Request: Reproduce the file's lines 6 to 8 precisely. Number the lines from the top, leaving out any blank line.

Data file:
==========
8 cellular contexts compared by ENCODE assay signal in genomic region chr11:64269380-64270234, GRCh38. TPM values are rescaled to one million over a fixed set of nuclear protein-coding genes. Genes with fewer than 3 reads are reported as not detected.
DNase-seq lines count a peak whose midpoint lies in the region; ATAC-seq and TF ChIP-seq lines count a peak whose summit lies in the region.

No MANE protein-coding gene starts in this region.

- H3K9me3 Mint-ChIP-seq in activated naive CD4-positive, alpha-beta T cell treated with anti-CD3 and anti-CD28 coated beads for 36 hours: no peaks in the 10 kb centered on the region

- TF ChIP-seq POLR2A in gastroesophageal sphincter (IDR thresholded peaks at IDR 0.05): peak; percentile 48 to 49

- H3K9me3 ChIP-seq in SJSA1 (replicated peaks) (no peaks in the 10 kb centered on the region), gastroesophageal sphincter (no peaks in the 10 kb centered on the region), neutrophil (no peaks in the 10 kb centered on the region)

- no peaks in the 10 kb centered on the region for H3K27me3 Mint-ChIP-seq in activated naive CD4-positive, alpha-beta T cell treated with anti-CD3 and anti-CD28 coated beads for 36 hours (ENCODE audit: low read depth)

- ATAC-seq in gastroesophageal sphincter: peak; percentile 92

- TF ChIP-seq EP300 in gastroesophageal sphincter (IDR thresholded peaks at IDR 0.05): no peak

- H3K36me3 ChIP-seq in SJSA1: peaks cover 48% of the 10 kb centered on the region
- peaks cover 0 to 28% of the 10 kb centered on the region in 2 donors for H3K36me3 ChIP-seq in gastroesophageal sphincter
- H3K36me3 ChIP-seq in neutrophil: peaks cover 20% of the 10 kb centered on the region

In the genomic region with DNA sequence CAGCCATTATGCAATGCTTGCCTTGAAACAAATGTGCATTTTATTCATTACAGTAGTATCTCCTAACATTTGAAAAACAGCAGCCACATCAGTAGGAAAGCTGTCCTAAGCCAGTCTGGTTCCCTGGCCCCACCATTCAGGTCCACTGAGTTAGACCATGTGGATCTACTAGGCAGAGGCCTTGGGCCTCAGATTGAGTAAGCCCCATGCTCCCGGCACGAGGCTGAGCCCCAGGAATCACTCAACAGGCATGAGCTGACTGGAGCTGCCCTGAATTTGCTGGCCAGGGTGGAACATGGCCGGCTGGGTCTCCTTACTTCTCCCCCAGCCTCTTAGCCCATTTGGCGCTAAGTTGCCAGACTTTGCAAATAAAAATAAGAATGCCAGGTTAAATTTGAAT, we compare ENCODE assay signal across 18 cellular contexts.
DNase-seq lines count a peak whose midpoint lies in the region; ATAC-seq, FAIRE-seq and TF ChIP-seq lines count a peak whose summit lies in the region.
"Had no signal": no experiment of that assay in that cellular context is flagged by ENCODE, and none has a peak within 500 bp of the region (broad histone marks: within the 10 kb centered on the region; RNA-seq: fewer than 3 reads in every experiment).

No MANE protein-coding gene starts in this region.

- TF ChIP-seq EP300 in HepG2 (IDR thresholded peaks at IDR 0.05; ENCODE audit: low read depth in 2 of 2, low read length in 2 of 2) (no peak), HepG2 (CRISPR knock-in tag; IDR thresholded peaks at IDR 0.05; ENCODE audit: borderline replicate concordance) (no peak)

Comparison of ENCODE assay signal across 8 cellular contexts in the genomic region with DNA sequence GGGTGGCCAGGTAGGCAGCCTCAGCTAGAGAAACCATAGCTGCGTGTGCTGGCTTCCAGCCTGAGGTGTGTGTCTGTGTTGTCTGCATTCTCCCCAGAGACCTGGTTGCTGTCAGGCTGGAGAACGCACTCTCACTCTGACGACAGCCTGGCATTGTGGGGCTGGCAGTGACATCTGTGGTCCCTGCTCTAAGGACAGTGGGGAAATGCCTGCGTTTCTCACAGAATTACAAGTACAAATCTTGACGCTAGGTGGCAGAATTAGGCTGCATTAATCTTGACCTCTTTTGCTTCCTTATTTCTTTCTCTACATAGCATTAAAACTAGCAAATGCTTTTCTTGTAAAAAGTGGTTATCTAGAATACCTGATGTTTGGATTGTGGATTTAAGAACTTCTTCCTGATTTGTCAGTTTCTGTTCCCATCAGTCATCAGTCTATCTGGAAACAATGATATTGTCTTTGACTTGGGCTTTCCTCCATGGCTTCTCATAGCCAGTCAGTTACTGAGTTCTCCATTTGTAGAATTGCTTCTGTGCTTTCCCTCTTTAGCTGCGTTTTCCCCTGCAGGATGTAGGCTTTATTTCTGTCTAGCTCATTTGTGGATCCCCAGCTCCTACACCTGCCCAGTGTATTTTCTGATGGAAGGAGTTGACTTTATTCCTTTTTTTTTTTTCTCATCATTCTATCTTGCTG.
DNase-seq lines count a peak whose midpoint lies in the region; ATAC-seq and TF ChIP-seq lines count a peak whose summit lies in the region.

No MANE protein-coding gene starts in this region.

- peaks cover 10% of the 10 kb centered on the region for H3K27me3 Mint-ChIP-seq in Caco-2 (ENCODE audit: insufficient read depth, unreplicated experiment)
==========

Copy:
- H3K9me3 ChIP-seq in SJSA1 (replicated peaks) (no peaks in the 10 kb centered on the region), gastroesophageal sphincter (no peaks in the 10 kb centered on the region), neutrophil (no peaks in the 10 kb centered on the region)

- no peaks in the 10 kb centered on the region for H3K27me3 Mint-ChIP-seq in activated naive CD4-positive, alpha-beta T cell treated with anti-CD3 and anti-CD28 coated beads for 36 hours (ENCODE audit: low read depth)

- ATAC-seq in gastroesophageal sphincter: peak; percentile 92